It is a block diagram which shows the example of the environment for implementing this invention. It is a block diagram which shows roughly the function structure of the creation apparatus of the language model which concerns on one Embodiment of this invention. It is a figure which shows the information in a dictionary notionally. It is a flowchart which shows the creation procedure of the language model which concerns on this embodiment. It is a figure which shows the example of the cluster provided to the dictionary. It is a flowchart which shows an example of the process which divides | segments a cluster into the level which can be statistically processed by a computer. It is a flowchart which shows the procedure which calculates a cluster bigram from the cluster produced in the language model production apparatus concerning one Embodiment of this invention. It is a block diagram which shows the function structural example of the kana-kanji conversion apparatus using the cluster bigram which concerns on one Embodiment of this invention. It is a flowchart which shows the process sequence of the kana-kanji conversion method performed by the kana-kanji conversion apparatus which concerns on one Embodiment of this invention.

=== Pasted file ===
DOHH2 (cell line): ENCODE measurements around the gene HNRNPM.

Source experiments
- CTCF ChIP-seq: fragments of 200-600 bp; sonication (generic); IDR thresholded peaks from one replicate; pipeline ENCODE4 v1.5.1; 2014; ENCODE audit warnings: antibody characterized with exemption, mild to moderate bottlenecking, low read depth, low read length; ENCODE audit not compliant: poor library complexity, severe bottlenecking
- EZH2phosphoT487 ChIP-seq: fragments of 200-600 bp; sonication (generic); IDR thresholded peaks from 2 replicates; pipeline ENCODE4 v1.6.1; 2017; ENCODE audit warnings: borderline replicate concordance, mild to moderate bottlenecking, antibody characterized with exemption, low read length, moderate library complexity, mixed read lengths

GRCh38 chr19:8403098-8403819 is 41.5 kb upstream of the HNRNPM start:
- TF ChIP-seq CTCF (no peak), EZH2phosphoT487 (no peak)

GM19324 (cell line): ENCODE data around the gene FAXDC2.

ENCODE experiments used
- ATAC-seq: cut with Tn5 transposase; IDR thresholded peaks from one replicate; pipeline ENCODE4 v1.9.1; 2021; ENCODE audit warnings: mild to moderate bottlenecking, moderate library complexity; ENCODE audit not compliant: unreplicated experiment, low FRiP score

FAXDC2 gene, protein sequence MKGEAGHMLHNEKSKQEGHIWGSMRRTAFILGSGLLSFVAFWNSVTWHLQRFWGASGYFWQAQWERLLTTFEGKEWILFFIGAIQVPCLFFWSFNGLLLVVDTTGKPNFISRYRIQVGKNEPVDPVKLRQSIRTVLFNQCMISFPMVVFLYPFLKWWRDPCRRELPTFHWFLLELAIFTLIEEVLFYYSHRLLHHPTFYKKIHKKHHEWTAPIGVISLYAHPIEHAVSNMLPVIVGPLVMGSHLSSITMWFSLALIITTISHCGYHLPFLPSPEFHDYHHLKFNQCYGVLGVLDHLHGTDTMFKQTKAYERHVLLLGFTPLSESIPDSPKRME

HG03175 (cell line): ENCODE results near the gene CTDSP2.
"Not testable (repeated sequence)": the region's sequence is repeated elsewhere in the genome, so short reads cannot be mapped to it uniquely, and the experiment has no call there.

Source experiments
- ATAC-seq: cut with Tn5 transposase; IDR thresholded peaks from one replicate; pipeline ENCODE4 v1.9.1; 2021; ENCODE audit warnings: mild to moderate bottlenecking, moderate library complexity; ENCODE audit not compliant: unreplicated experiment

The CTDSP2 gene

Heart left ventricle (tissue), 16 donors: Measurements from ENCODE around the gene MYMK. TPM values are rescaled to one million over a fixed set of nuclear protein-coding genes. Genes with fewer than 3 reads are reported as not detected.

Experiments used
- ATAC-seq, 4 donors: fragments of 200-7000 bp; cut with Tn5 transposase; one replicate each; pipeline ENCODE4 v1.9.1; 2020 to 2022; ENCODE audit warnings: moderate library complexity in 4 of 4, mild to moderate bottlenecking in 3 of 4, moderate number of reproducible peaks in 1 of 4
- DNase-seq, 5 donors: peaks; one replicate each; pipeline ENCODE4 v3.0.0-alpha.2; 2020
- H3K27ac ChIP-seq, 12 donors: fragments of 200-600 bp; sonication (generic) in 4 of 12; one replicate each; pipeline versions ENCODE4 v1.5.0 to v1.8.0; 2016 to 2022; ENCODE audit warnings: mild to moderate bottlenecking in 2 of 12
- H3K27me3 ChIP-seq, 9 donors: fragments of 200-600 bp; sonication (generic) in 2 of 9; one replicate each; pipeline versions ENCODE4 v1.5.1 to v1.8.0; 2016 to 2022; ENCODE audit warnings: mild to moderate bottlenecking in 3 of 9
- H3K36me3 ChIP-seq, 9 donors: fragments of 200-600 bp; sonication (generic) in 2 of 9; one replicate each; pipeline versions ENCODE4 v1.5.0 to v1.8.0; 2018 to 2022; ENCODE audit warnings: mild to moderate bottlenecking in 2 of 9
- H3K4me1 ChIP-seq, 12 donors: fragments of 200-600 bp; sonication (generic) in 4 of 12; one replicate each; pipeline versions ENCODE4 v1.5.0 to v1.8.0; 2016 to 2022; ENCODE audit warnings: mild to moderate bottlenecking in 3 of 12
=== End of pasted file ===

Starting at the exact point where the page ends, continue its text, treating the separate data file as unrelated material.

Explanation of symbols

200 Language Model Creation Device 202 Word Acquisition Unit 204 Cluster Creation Unit 206 Storage Unit 208 Cluster Storage Control Unit 210 Cluster Division Unit 212 Instruction Input Unit 214 Character String Input Unit 216 Text Corpus Acquisition Unit 218 Combination Unit 220 Cluster Biggram Storage Control Unit 222 Calculation unit 800 Kana-Kanji conversion device 802 Reading input unit 804 Reading division unit 806 Candidate generation unit 808 Storage unit 810 Trigram acquisition unit 812 Bigram acquisition unit 814 Cluster bigram acquisition unit 816 Determination unit 818 Display unit

Claims (6)

  1. An N-gram indicating the probability that a combination of N words will occur in the storage device, and a cluster bigram indicating the probability that a combination of two parts of speech will occur, wherein at least one cluster has at least two parts of speech. a kana-kanji conversion method in a computer having a cluster bigram including, the method processing unit of the computer,
    Entering a string reading;
    Dividing the input character string reading;
    Converting the divided readings into kana or kanji to generate conversion character string candidates;
    Obtaining from the storage device an N-gram indicating a probability that a combination of N words included in the conversion character string candidate occurs;
    Obtaining from the storage device a cluster bigram indicating a probability that a combination of two clusters included in the conversion character string candidate occurs;
    Determining a priority order of candidates for the conversion character string according to the acquired N-gram and cluster bigram.